As an acupuncturist and a gluten-free mom raising a gluten-free child, I have wondered quite a bit about gluten from the perspective of Chinese medicine. Of course, Chinese medicine has no monolithic perspective on gluten intolerance. But I enjoy this sort of cross-cultural musings, and reflecting on commonalities among different aspects of my own experience.  Nothing much came of my musings, until…

…today, while riding a stationery bike at the YMCA, while simultaneously reading a book (I know! Terrible multitasking!), the point of connection occurred to me suddenly and without warning (and me on a bike without a pen): Wu, which translates as non-being is the point of connection between Chinese medicine and gluten intolerance.

If you haven’t snorted, rolled your eyes and left his post (post-haste), bear with me while I try to tease this little insight out into the light of (a now dwindling and snowy) day.

Gluten is a protein in certain foods that makes the food puff up, swell and become sticky.  It’s a primary ingredient in all mass-produced baked goods–breads, crackers, muffins, cookies, pies, etc. as well as an ingredient in many unexpected places:  vinegar, salad dressing, soy sauce, and others.   In metaphorical psychology it is kin to egotistical and arrogant thinking,  to a “puffed up” view of one’s own self-importance.

You have to have a little perspective on Wu (non-being), if you’re going to follow this strange correspondence all the way there. As I understand it non-being (Wu) is a fundamental underlying principle of Chinese ontology, which informs both Chinese philosophy and Chinese medicine.  Ontology is the study of being.  In the ancient text of Taoism, the Tao Te Ching, Lao Tzu says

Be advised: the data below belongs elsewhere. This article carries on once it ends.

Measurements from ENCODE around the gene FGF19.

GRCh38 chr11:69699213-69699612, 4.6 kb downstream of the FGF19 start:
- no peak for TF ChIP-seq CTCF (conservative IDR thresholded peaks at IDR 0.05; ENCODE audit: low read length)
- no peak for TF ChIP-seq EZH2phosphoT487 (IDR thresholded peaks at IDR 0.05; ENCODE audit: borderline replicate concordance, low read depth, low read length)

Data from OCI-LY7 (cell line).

All things in the world come into being from Being (Yu); and Being comes into being from Non-being (Wu).

(Chapter 40).  I read something quite funny the other day about the Neo-Taoists (many of whom thought Confucius a greater sage than Lao Tzu or Chuang Tzu).   This is from “A Short History of Chinese Philosophy” by Fung Yu-Lan, a book I bought back in 1978 or 1979 when my high school boyfriend, Jeffrey, and I used to go to Samuel Weiser’s bookstore in New York City.   Years later, after Jeffrey and I lost touch we simultaneously graduated from acupuncture schools on different coasts.  It was a number of years later when we learned of our similar paths.  Here Fung Yu-Lan is quoting the Shih-shuo Hsin-yu (Chapter 4):

Wang Pi [226-249], when young, once went to see P’ei Hui.  [P'ei] Hui asked him why, since Wu [Non-being] is fundamental for all things, Confucius did not speak about it, whereas Lao Tzu expounded this idea without stopping.  To this Wang Pi answered: “The sage [Confucius] identified himself with Wu [Non-being] and realized that it could not be made the subject of instruction, with the result that he felt compelled to deal only with Yu [Being].  But Lao Tzu and Chuang Tzu had not yet completely left the sphere of Yu [Being], with the result that they constantly spoke of their own deficiencies.